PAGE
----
Food

Ian McNulty

This Saints season brought more uncertainty than most, starting with whether we would even get one during the coronavirus crisis. But when it actually began I knew one thing for sure: The day after each game, I would eat red beans and rice while reading the sports page.

Chefs, Bartenders & History Buffs

Jan 17, 2021
The Napoleon House, circa 1900-1906
Library of Congress Prints and Photographs Division / Wikimedia Commons

There’s no getting around it. If you want to be a successful chef or bartender, you have to have a consuming passion for food, drink, and hospitality. Especially in New Orleans. But what distinguishes our city from many other dining destinations is the fact that we’re one of the oldest cities in America – with three centuries of history and tales too delicious to believe. On this week’s show, we meet three foodies whose appetite for history is as keen as their love for cooking and cocktails.


Chefs, Bartenders & History Buffs

Jan 17, 2021
The Napoleon House, circa 1900-1906
Library of Congress Prints and Photographs Division / Wikimedia Commons

There’s no getting around it. If you want to be a successful chef or bartender, you have to have a consuming passion for food, drink, and hospitality. Especially in New Orleans. But what distinguishes our city from many other dining destinations is the fact that we’re one of the oldest cities in America – with three centuries of history and tales too delicious to believe. On this week’s show, we meet three foodies whose appetite for history is as keen as their love for cooking and cocktails.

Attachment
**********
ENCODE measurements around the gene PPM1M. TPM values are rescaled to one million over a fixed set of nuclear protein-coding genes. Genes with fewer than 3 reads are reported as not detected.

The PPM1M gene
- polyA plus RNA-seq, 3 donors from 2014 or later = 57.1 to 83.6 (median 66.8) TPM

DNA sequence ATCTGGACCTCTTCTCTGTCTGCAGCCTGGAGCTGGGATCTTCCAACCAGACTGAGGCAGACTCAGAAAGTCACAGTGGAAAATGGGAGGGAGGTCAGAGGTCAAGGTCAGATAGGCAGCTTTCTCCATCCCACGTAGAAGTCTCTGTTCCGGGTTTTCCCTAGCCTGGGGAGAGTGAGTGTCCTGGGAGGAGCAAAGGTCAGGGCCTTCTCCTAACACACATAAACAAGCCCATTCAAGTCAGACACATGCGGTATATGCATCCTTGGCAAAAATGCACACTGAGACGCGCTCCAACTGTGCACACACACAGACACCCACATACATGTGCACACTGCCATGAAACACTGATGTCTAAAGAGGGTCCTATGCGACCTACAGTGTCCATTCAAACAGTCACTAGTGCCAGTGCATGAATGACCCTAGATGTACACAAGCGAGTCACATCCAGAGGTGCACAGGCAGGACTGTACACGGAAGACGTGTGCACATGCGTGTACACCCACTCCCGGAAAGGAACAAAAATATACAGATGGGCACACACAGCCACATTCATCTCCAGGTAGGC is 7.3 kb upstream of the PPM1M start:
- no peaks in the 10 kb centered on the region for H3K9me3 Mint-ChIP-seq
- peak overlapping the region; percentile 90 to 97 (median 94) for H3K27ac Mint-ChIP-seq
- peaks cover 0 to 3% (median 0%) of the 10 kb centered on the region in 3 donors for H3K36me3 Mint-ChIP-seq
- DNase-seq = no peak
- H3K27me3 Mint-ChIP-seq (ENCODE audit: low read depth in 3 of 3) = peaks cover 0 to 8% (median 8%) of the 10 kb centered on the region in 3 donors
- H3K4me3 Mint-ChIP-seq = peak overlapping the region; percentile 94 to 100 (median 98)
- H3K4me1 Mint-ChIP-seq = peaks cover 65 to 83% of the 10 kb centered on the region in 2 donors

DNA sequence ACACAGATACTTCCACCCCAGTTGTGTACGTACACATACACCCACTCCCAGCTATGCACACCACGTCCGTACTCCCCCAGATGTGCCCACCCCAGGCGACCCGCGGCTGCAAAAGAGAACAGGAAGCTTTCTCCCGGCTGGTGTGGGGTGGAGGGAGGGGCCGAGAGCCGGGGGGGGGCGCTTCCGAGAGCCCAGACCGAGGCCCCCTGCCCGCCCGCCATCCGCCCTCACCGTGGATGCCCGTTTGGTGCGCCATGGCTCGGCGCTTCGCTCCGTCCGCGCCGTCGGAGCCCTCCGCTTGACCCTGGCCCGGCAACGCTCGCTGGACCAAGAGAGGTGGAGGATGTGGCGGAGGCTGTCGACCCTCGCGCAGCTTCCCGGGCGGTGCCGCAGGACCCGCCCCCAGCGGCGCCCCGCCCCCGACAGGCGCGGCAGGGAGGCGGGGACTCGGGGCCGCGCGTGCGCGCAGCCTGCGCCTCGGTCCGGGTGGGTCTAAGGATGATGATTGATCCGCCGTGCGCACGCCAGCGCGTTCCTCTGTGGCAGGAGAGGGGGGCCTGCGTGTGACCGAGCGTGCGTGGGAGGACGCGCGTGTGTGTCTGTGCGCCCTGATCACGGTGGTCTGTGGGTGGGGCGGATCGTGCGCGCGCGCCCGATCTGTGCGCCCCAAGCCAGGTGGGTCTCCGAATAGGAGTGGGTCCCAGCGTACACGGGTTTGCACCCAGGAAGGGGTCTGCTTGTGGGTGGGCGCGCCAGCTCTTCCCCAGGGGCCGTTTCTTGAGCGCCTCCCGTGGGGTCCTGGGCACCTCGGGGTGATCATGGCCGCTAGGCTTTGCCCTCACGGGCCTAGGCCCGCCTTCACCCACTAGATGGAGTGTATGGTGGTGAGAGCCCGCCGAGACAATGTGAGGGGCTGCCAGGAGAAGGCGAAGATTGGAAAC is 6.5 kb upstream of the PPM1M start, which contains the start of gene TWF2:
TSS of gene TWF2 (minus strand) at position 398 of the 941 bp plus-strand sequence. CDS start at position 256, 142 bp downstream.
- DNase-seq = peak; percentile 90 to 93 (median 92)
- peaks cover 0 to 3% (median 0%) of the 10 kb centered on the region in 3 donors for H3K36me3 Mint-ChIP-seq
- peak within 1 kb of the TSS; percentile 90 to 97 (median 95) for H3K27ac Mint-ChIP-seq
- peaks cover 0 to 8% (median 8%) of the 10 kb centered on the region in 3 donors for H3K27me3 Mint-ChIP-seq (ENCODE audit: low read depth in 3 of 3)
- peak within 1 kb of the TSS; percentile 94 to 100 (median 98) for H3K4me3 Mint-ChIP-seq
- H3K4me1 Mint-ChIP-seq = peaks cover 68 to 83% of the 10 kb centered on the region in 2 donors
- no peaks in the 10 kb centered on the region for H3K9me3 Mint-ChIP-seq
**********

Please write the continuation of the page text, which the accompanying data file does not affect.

Chefs, Bartenders & History Buffs

Jan 17, 2021
The Napoleon House, circa 1900-1906
Library of Congress Prints and Photographs Division / Wikimedia Commons

There’s no getting around it. If you want to be a successful chef or bartender, you have to have a consuming passion for food, drink, and hospitality. Especially in New Orleans. But what distinguishes our city from many other dining destinations is the fact that we’re one of the oldest cities in America – with three centuries of history and tales too delicious to believe. On this week’s show, we meet three foodies whose appetite for history is as keen as their love for cooking and cocktails.


King cakes have become a popular cultural icon in New Orleans, though some still look for the satisfaction of an old classic style.
Ian McNulty

King cake at Carnival time — it’s instinctual in New Orleans. And yet this year much is different. Parades are canceled and  many of the places where we find king cake have changed, from schools to offices. But the spirit of Carnival season persists in many other facets of local culture, and king cakes represent one edible, readily accessible example.

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